A caffeine fuelled business idea which supports coffee farmers is being backed by a Hemel Hempstead roasting company. Every month The Coffee Fairy delivers freshly roasted coffee, imported from a Nicaraguan village in Central America, to the doors of its customers. Billed as the perfect present for coffee lovers, customers simply choose beans or ground and then how many months they would like it to be delivered for.
Inspired by a spell working as a teacher in Miraflor, in the northern Nicaraguan mountains, founder Martina Gruppo launched the business last year to help send the area’s children to school. She said:
“In Nicaraguan communities water is drawn from a well and electricity is almost non existent.”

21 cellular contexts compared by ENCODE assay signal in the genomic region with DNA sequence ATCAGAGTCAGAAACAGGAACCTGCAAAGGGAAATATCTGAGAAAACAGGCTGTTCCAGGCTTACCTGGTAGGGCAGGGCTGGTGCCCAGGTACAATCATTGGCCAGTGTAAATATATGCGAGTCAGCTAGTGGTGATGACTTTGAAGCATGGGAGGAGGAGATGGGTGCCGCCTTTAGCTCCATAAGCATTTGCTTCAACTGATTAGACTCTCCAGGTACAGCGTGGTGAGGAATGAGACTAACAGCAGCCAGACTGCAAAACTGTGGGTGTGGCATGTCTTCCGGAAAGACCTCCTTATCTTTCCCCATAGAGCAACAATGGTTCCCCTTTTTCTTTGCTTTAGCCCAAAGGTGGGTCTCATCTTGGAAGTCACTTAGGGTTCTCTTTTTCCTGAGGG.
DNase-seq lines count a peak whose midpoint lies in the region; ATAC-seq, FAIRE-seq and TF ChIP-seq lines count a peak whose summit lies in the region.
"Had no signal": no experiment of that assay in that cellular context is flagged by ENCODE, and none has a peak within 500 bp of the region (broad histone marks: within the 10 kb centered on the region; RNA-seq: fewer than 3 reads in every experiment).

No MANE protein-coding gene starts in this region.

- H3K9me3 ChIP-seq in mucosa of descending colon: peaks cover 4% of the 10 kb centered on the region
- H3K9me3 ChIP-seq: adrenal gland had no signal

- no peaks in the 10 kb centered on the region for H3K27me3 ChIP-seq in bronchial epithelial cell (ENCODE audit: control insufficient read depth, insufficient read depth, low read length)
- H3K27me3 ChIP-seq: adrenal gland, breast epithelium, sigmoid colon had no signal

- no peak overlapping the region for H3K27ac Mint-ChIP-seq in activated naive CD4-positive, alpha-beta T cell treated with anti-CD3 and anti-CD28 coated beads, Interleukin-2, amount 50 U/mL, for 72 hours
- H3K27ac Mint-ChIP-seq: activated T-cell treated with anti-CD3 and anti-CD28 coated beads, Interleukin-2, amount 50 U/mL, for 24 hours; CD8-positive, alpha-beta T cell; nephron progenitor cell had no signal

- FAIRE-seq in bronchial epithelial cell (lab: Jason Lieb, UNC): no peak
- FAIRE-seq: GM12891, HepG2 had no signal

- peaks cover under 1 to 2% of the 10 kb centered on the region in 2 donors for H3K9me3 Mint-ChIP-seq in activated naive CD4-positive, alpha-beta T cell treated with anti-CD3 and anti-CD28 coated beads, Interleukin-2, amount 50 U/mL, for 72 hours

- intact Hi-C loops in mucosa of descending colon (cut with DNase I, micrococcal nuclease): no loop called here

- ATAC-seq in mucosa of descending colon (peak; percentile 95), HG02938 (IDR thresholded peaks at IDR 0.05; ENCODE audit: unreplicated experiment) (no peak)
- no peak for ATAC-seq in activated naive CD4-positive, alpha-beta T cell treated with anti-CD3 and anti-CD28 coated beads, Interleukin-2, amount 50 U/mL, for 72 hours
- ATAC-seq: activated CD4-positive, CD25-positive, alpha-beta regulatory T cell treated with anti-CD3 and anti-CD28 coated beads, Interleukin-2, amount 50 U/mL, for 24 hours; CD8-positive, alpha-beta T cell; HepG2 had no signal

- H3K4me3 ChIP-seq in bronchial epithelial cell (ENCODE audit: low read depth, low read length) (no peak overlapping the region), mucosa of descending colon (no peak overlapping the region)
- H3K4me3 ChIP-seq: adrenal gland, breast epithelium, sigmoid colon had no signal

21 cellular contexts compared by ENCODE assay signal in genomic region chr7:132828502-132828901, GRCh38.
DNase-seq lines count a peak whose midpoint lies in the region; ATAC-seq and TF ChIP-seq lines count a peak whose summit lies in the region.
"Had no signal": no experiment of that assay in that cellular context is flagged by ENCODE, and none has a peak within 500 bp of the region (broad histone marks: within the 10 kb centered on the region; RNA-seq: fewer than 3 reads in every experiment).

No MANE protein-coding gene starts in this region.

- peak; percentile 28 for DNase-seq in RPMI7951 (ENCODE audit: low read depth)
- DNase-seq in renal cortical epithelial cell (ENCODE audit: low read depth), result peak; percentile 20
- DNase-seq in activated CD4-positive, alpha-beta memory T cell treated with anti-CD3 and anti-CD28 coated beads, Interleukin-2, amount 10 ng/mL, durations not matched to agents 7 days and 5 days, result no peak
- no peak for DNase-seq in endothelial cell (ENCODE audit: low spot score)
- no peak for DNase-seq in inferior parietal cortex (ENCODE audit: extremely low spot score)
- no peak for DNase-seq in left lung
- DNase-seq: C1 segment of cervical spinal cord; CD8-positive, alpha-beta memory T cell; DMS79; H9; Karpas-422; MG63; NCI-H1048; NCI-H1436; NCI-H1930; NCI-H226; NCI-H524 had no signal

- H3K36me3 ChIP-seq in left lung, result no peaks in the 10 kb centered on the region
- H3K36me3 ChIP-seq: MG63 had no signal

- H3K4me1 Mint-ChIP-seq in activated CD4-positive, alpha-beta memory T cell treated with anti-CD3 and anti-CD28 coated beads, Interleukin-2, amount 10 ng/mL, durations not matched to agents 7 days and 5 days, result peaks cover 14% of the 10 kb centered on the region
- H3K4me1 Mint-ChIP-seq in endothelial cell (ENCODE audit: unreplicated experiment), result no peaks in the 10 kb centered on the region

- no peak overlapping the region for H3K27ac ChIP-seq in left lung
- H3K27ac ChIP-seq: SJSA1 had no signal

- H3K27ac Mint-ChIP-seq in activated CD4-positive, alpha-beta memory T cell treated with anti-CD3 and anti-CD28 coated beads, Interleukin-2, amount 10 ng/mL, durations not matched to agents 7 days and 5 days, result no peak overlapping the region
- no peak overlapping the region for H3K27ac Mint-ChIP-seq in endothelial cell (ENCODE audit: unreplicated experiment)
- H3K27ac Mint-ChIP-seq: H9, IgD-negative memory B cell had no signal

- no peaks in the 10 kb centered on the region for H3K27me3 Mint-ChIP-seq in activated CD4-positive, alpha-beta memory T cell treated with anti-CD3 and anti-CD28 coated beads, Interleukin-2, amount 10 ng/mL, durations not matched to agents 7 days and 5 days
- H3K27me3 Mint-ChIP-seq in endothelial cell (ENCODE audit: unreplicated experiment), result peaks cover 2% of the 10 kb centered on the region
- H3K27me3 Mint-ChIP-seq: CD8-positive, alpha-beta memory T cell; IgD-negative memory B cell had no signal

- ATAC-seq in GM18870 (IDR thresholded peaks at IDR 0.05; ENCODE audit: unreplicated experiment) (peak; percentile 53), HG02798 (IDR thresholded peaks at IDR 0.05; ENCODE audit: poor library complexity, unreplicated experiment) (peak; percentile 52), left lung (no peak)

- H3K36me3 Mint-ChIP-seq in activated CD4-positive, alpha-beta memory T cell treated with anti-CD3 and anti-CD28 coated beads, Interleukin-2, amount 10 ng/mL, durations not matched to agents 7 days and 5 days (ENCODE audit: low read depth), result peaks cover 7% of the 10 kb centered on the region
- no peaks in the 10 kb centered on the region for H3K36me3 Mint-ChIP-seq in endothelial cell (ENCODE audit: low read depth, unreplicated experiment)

“I decided that by importing and selling their coffee, I could actually do something to help.”
Cash from every bag of coffee Martina sells goes toward the project and next year she hopes to send 20 Nicaraguan children to secondary school for three years.
Smith’s Coffee Company now receives green beans from the Nicaraguan farmers at its Apsley factory, where they are stored, freshly roasted and ground.
Factory manager Phil Smith said: “Martina’s coffee is a fantastic example of Nicaraguan coffee. Sometimes coffee from that part of the world can be bland, but this stands out.”
Trade as well as aid
Children in Dunhurst – Bedales Junior School – have spent a week focusing on life in Nicaragua.
The difference between this initiative and the usual school fund-raising project was the emphasis on challenging the conventional ‘charity giving’ formula and promoting the more sustainable idea of ‘Trade not just Aid’.